JavaScript: Closure

By Xah Lee. Date: . Last updated: .

Closure is a feature of computer languages. It is a way for function to maintain state, in a clean way. Practically speaking, the effect is the same as setting global variable inside function, but the variables are hidden and private.

Here is a example of closure in JavaScript.

// closure example

function myContext() {
    let x = 0;
    function f() {
        x += 1;
        return x;
    return f;

const g = myContext();
// g is now function with closure

// g maintains a state
console.log(g());   // 1
console.log(g());   // 2
console.log(g());   // 3

In this example, the function myContext() returns the function f.

myContext() sets up a variable x, and the inner function f uses it. When myContext() is called, f is returned. The function f still has its scope context.

How to create a closure:

  1. Define a function c.
  2. Declare some variables in c.
  3. Define a inner function f that use these variables.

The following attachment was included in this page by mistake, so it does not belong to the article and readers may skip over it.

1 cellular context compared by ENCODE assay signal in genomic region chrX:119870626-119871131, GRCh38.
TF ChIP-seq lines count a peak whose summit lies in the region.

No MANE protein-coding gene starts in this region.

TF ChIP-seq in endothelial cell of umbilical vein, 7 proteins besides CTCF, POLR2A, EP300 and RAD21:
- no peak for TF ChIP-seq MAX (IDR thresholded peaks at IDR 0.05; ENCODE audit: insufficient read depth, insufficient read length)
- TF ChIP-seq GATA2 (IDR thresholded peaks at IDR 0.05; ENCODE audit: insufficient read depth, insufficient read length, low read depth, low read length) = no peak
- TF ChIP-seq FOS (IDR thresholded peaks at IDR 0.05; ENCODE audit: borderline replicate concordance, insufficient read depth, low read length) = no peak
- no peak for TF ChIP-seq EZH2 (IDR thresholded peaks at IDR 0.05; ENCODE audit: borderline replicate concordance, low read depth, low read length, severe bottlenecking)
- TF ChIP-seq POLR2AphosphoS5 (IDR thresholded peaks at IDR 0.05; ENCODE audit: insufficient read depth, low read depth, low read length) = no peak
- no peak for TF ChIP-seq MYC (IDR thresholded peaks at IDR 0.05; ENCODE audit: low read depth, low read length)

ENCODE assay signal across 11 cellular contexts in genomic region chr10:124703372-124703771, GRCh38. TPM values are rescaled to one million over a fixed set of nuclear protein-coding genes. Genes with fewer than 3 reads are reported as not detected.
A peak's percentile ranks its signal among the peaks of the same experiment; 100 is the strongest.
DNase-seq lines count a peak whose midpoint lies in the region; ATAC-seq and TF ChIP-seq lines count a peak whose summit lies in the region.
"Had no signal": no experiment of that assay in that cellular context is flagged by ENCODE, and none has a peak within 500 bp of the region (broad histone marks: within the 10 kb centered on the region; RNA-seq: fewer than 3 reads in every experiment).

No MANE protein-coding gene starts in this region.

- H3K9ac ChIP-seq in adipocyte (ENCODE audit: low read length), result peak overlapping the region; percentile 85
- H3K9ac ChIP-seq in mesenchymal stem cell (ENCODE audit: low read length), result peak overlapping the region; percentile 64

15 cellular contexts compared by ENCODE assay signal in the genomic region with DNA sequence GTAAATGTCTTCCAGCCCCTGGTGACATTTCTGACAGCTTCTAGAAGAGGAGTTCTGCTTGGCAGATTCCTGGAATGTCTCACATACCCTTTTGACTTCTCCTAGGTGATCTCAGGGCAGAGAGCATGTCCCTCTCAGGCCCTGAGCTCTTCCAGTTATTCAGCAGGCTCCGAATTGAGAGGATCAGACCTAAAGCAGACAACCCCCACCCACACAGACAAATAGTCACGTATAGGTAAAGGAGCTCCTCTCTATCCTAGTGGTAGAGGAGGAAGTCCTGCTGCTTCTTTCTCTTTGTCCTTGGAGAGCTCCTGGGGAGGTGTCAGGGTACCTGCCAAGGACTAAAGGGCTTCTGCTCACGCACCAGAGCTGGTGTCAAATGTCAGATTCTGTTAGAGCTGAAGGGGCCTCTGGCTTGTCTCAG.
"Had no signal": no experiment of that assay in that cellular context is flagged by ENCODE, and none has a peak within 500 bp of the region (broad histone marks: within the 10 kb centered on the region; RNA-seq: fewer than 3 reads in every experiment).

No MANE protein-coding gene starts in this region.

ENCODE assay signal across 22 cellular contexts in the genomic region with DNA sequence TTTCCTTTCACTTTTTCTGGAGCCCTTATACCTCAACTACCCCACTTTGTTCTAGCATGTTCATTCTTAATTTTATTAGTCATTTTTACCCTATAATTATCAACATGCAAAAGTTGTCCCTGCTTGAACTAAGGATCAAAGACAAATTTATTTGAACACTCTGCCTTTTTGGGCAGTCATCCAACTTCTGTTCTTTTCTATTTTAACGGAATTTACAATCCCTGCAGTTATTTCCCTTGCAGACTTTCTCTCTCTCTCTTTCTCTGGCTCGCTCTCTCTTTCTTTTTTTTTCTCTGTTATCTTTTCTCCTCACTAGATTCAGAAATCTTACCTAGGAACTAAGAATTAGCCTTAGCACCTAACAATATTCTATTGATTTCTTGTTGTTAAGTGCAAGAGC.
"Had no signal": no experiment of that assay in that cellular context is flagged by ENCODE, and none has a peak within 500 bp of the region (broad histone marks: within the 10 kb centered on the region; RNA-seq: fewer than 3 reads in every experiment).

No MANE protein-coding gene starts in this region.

4. Return f in c.
  5. Now, call the outter function c and assign it to a variable like this: const g = c();.
  6. This variable g is a function with closure.

Closure with Shared Variable Context

More than one function can share the same variable context.

// example of closure functions sharing context

function myContext() {
    let x = 0;

    return {
        "f": function () { x++; return x; },
        "g": function () { x--; return x; },

const c = myContext();

console.log(c.f());   // 1
console.log(c.f());   // 2
console.log(c.f());   // 3

console.log(c.g());   // 2
console.log(c.g());   // 1
console.log(c.g());   // 0

Here, the function myContext returns a object, and the object has 2 properties, each's value is a function.

Function with State, Using Properties

JavaScript function is a object [see Object Type], so it has properties, and we can use the properties to maintain state.

// function with state, using properties

function f () {
    f.x += 1;
    return f.x;

f.x = 0;  // x is a property, used as state

console.log(f()); // 1
console.log(f()); // 2
console.log(f()); // 3

This is simpler than closure but achieve the same effect.

The disadvantage is that the variables (the properties) are not private. Anyone can see them.

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